• National Cancer Institute
  • National Human Genome Research Institute


There may be more than 200 different types of cancer and many more subtypes, each caused by glitches in DNA that trigger the uncontrolled growth of cells. Identifying the changes in each cancer’s complete set of DNA – its genome – and understanding how such changes interact to drive the disease process will lay the foundation for a personalized era of cancer care.

Toward this end, the National Institutes of Health (NIH) has established The Cancer Genome Atlas (TCGA) to generate comprehensive, multi-dimensional maps of the key genomic changes in major types and subtypes of cancer. This catalog will serve as a powerful resource for a new generation of research aimed at developing better strategies for diagnosing, treating and preventing each type of cancer. TCGA also provides a model for many other international cancer genome mapping projects and considers these efforts in planning its endeavors.

Jointly led by the National Cancer Institute (NCI) and the National Human Genome Research Institute (NHGRI), TCGA is changing the way genetic cancer research is done. Following the example set by the Human Genome Project, TCGA's collaborative research network has pulled together researchers from diverse disciplines and multiple institutions to produce valuable sets of reference data for use by the worldwide research community.

A pilot effort initiated by NCI and NHGRI in 2006 developed the policies, production pipeline, collaborative research network, databases and analytical tools necessary for TCGA's large-scale study of cancer genomics. Already, the pilot’s characterizations of brain tumors and ovarian cancer have shown that this systematic, high-volume approach can generate unprecedented amounts of data of unequalled quality — data that are quickly being integrated into the work of basic and clinical researchers around the globe.

In September 2009, NCI and NHGRI announced that TCGA will move forward to produce comprehensive genomic maps of at least 20 types of cancer over the next five years. TCGA is uniquely positioned to achieve this ambitious goal based on the pilot’s success in establishing key infrastructure and processes. These achievements include the abilities to: acquire tumor samples, along with matched samples of normal tissue, from a wide range of clinical sites; efficiently extract DNA and its sister molecule, RNA, from tissue samples; rapidly characterize and sequence thousands of DNA and RNA samples; collaboratively analyze and integrate diverse types of data; and swiftly provide data to the research community through public databases designed to protect patient privacy.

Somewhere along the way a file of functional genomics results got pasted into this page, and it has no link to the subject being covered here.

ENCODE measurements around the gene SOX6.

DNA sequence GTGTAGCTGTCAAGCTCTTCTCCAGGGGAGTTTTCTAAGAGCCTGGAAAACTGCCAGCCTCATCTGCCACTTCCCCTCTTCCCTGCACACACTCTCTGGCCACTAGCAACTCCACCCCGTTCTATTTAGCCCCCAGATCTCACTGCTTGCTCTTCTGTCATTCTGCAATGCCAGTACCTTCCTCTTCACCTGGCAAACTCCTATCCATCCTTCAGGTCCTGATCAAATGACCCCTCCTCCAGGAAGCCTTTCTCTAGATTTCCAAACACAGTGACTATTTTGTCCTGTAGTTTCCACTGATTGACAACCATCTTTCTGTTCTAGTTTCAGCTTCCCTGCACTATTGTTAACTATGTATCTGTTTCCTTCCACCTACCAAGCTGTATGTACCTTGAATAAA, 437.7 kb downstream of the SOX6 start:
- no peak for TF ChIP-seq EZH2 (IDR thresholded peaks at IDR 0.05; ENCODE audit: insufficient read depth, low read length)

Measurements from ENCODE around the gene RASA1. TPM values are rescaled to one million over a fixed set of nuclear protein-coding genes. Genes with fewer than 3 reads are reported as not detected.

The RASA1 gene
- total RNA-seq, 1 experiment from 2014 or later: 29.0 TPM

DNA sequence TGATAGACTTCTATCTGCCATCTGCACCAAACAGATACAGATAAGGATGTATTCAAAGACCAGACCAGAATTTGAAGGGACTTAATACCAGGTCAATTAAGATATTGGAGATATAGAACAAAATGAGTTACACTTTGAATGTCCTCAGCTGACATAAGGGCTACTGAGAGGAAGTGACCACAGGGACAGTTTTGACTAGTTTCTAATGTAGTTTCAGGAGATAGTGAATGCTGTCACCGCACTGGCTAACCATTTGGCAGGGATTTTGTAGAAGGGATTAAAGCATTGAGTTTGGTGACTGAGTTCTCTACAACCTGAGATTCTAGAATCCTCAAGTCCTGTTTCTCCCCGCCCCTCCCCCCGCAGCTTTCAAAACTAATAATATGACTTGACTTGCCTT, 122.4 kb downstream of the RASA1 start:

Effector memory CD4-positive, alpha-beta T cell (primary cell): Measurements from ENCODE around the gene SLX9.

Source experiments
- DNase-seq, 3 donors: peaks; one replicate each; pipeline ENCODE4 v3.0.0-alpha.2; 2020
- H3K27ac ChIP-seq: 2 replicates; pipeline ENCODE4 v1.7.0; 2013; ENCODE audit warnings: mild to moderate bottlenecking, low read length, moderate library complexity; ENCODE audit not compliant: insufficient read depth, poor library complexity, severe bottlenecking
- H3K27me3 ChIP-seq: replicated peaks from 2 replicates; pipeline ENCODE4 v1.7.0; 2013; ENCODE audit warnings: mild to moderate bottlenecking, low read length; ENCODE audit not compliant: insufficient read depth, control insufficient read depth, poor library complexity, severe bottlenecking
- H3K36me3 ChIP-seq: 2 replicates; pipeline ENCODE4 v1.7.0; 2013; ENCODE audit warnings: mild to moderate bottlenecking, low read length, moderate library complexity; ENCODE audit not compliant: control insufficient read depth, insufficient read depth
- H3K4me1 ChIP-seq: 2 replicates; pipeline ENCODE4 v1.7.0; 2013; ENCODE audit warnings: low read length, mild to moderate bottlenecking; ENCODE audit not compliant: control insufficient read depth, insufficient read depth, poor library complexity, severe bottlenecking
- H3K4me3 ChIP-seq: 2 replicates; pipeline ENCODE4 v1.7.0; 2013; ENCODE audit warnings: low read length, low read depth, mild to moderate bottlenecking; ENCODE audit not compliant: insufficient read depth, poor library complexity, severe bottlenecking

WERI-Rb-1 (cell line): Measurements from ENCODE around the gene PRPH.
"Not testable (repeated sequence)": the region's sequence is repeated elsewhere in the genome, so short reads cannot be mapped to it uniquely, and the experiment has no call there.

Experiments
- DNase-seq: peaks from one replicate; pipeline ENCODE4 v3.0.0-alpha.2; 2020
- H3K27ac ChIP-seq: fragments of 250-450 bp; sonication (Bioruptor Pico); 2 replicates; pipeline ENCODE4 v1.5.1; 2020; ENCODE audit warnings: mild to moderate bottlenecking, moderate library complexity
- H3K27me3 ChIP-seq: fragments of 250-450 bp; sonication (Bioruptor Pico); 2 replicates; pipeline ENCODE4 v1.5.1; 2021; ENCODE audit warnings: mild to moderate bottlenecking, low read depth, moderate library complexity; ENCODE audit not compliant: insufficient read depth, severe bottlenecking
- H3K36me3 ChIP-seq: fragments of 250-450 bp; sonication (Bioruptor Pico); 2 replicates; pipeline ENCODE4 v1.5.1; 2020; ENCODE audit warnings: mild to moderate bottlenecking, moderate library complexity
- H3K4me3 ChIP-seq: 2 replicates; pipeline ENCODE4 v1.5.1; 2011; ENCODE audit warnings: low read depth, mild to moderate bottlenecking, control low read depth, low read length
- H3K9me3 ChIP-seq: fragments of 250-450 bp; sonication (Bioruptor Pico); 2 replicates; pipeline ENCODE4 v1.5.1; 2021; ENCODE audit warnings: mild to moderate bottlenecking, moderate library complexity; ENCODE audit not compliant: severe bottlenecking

TCGA's comprehensive study of more than 20 cancers will be made possible by the investment of $175 million in American Recovery and Reinvestment Act funds. Not only will the Recovery Act funding enable researchers to increase DNA sequencing capacity to characterize more cancers in a shorter time frame, the additional support will provide them with the opportunity to map some tumor samples in much more detail than originally planned. Recovery Act funding also will fuel the development of new bioinformatics tools and computational models for analysis of integrated genomic data. In another important development, TCGA will use Recovery Act funds to build a more robust pipeline for acquiring large numbers of tumor and matched normal tissue sample. In addition to the tremendous boost it provides to efforts to conquer cancer, TCGA's Recovery Act funding will retain and create a large number of biomedical research jobs at academic institutions, non-profit organizations and private companies across the nation. NCI and NHGRI will also each commit $50 million in non-Recovery Act funds to TCGA over this two-year period, bringing the total investment in TCGA to $275 million.

This pioneering effort to map and analyze cancer genomes in a large-scale, systematic manner will ultimately change the way cancer is treated. For example, TCGA data will enable both public and private sector researchers to pursue targeted therapies or combinations of therapies aimed at the specific pathways involved in a certain cancer type or subtype. This new level of insight promises to significantly shorten the time and reduce the costs involved in drug development.

In summary, the investment of Recovery Act funds in TCGA offers an unprecedented opportunity to create a resource that will transform our understanding of cancer. Just as the Human Genome Project expanded scientific horizons far beyond its sequencing of one human genome, TCGA's impact will be felt beyond the specific cancers it maps. TCGA will chart a new course for the entire field of cancer research, pointing the way to more effective, individualized approaches for helping each patient with cancer.


Last Updated: February 2011